Objective: Researchers in the cognitive sciences have demonstrated the existence of processing capacity bottlenecks in the human brain. These capacity bottlenecks restrict our ability to process and act on environmental information. The purpose of the current study was to examine whether adults with attention-deficit hyperactivity disorder (ADHD) show reduced capacity of working memory and response selection mechanisms. Method: Thirty-eight young adults with ADHD and 33 comparison adults were assessed using two measures of processing capacity. A dual choice-response task (psychological refractory period [PRP] task) measured response selection capacity, and an n-back task measured working memory capacity. These tasks measured capacity by assessing the degree to which increasing processing load disrupted performance. Results: Results confirmed that performance declined as cognitive load was increased, and this was true for both groups on each task. On the PRP task, the performance decline resulting from increased cognitive load was more pronounced in the ADHD group than in the control group, indicative of reduced response selection capacity in the ADHD group. On the n-back task, however, there was no group difference in the degree to which increasing processing load disrupted performance. Conclusions: Results indicate that adults with ADHD show a specific capacity reduction of response selection. This evidence suggests a dissociation between working memory and response selection capacities, and it may have implications for understanding cognitive dysfunction in adults with ADHD.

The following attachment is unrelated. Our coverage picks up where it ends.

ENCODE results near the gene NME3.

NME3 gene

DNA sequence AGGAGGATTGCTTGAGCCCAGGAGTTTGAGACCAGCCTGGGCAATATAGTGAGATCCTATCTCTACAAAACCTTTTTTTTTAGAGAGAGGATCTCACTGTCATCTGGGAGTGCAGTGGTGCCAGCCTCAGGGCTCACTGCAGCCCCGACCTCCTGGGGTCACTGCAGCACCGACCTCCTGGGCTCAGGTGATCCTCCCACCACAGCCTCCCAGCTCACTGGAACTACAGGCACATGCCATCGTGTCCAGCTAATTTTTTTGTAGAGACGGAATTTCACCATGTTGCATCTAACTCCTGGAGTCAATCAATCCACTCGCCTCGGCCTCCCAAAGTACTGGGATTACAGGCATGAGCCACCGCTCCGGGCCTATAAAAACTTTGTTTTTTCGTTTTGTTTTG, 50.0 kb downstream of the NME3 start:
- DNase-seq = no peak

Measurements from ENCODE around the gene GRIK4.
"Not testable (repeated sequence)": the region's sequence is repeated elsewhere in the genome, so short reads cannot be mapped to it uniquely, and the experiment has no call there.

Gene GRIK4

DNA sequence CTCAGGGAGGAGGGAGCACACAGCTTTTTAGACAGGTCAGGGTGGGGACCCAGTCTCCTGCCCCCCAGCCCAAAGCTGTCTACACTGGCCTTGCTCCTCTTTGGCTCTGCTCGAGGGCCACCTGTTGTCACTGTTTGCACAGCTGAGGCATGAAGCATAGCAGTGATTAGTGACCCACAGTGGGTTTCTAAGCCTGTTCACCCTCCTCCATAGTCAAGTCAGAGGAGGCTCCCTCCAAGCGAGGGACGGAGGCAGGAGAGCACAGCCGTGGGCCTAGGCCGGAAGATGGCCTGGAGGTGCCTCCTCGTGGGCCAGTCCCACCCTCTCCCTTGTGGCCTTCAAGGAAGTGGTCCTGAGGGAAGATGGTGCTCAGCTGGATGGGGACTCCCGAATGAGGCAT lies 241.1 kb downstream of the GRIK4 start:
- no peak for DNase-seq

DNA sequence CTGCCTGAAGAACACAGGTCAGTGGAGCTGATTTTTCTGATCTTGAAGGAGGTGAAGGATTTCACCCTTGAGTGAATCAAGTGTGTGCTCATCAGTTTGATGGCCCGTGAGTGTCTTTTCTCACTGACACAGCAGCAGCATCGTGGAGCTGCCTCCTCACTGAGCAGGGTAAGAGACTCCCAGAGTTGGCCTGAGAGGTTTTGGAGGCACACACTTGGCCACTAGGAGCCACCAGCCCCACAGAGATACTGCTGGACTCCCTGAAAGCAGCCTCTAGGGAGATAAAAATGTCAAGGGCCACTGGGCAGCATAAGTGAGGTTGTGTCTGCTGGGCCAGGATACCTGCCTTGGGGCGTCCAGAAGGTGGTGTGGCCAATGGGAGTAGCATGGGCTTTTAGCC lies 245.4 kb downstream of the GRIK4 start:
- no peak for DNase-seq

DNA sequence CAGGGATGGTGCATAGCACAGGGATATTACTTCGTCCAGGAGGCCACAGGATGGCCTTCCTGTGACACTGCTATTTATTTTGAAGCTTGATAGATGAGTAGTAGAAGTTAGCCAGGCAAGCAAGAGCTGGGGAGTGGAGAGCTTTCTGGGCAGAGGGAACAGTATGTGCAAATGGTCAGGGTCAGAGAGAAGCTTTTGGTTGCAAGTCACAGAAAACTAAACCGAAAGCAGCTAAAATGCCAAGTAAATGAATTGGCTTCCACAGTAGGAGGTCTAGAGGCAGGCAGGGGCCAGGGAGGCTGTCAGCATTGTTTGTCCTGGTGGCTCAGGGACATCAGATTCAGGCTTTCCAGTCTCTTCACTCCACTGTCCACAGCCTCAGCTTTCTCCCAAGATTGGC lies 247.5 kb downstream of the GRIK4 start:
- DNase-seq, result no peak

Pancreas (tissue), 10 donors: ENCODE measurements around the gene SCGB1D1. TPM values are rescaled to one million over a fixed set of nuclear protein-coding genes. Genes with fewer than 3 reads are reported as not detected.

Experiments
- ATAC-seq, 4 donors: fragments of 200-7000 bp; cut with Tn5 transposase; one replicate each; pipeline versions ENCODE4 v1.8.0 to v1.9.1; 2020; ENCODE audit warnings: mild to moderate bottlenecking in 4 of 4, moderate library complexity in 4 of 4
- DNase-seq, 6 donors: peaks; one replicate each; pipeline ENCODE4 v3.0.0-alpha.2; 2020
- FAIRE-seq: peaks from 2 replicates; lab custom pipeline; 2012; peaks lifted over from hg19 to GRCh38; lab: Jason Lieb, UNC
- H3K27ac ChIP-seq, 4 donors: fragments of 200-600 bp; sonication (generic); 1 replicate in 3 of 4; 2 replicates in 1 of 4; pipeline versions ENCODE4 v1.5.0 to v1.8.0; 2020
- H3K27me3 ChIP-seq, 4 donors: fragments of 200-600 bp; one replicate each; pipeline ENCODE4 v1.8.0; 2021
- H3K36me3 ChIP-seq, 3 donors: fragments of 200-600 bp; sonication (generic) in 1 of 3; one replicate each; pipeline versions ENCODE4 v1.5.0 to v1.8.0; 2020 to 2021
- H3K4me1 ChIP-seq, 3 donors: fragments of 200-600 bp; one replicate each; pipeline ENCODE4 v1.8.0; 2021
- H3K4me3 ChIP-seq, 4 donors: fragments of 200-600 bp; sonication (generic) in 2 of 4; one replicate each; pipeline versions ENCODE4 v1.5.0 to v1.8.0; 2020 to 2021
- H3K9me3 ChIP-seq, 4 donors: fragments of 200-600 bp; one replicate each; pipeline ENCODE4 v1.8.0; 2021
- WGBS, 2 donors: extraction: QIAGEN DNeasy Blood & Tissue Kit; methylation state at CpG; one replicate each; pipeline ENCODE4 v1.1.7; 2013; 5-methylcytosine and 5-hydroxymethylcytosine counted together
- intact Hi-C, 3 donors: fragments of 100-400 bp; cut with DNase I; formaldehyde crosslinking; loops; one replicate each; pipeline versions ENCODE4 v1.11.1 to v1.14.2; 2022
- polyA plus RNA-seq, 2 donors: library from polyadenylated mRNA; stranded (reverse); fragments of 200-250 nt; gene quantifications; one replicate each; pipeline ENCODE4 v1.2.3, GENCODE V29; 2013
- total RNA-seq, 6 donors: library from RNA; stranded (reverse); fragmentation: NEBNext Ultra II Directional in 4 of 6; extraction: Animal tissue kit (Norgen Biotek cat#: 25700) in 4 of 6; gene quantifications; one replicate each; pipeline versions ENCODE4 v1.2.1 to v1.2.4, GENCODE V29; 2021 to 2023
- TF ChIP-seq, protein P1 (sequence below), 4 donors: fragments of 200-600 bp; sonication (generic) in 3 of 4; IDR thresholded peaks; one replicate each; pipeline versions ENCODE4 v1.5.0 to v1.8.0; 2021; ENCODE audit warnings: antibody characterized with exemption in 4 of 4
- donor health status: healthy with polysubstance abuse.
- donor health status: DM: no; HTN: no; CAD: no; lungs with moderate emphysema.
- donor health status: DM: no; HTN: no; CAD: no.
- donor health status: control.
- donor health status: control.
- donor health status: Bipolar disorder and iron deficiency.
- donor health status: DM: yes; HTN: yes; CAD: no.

|Number of pages||9|
|State||Published - 2012|
- Information processing capacity
- Working memory
ASJC Scopus subject areas
- Neuropsychology and Physiological Psychology